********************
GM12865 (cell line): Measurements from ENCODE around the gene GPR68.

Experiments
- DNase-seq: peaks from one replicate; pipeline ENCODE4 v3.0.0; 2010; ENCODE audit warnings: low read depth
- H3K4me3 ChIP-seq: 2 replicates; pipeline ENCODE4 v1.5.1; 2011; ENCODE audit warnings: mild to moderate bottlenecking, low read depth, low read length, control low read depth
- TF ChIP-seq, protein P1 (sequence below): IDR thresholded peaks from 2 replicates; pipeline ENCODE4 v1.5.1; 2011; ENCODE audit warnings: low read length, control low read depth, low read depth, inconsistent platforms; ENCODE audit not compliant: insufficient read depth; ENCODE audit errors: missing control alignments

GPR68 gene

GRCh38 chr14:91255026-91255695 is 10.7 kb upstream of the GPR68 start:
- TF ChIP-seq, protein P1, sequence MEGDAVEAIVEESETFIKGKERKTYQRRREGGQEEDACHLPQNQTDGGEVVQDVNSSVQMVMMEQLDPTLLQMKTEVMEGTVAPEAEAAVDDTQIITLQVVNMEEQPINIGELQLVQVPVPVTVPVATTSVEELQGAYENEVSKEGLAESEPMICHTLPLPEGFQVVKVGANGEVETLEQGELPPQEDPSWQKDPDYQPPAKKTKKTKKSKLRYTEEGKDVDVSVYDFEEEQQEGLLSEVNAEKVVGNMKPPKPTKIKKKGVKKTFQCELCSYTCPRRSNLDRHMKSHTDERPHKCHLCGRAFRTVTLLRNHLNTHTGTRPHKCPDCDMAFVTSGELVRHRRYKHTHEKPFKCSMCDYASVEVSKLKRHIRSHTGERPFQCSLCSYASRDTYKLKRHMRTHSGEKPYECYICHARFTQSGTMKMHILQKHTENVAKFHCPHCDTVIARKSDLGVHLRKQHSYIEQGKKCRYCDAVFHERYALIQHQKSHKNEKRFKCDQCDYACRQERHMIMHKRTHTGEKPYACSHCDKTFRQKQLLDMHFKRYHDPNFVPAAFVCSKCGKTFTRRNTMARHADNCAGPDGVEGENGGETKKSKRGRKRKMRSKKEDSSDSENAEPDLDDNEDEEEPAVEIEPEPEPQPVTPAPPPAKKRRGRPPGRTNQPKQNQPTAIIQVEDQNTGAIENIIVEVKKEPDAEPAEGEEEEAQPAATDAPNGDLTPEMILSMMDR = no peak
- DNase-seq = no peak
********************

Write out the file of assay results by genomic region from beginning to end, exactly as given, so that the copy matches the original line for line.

GM12865 (cell line): Measurements from ENCODE around the gene GPR68.

Experiments
- DNase-seq: peaks from one replicate; pipeline ENCODE4 v3.0.0; 2010; ENCODE audit warnings: low read depth
- H3K4me3 ChIP-seq: 2 replicates; pipeline ENCODE4 v1.5.1; 2011; ENCODE audit warnings: mild to moderate bottlenecking, low read depth, low read length, control low read depth
- TF ChIP-seq, protein P1 (sequence below): IDR thresholded peaks from 2 replicates; pipeline ENCODE4 v1.5.1; 2011; ENCODE audit warnings: low read length, control low read depth, low read depth, inconsistent platforms; ENCODE audit not compliant: insufficient read depth; ENCODE audit errors: missing control alignments

GPR68 gene

GRCh38 chr14:91255026-91255695 is 10.7 kb upstream of the GPR68 start:
- TF ChIP-seq, protein P1, sequence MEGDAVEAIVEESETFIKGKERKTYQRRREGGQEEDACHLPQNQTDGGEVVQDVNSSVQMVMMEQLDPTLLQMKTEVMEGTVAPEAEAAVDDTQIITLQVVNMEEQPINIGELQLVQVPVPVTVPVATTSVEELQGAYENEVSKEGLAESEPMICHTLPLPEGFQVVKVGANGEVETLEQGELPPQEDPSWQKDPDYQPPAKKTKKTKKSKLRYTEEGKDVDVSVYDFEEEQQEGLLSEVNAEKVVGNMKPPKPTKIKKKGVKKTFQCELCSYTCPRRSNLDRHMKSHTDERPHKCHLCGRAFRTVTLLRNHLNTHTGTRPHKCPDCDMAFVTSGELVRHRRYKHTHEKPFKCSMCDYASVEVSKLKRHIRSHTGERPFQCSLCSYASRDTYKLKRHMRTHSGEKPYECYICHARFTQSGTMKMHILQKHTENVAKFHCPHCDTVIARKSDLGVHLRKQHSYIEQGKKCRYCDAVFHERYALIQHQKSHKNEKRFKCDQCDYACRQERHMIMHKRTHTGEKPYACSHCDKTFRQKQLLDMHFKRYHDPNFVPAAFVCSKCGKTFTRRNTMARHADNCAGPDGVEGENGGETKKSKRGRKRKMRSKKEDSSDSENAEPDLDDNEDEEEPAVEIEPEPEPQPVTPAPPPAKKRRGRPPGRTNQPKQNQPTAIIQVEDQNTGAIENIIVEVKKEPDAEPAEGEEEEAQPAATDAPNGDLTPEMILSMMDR = no peak
- DNase-seq = no peak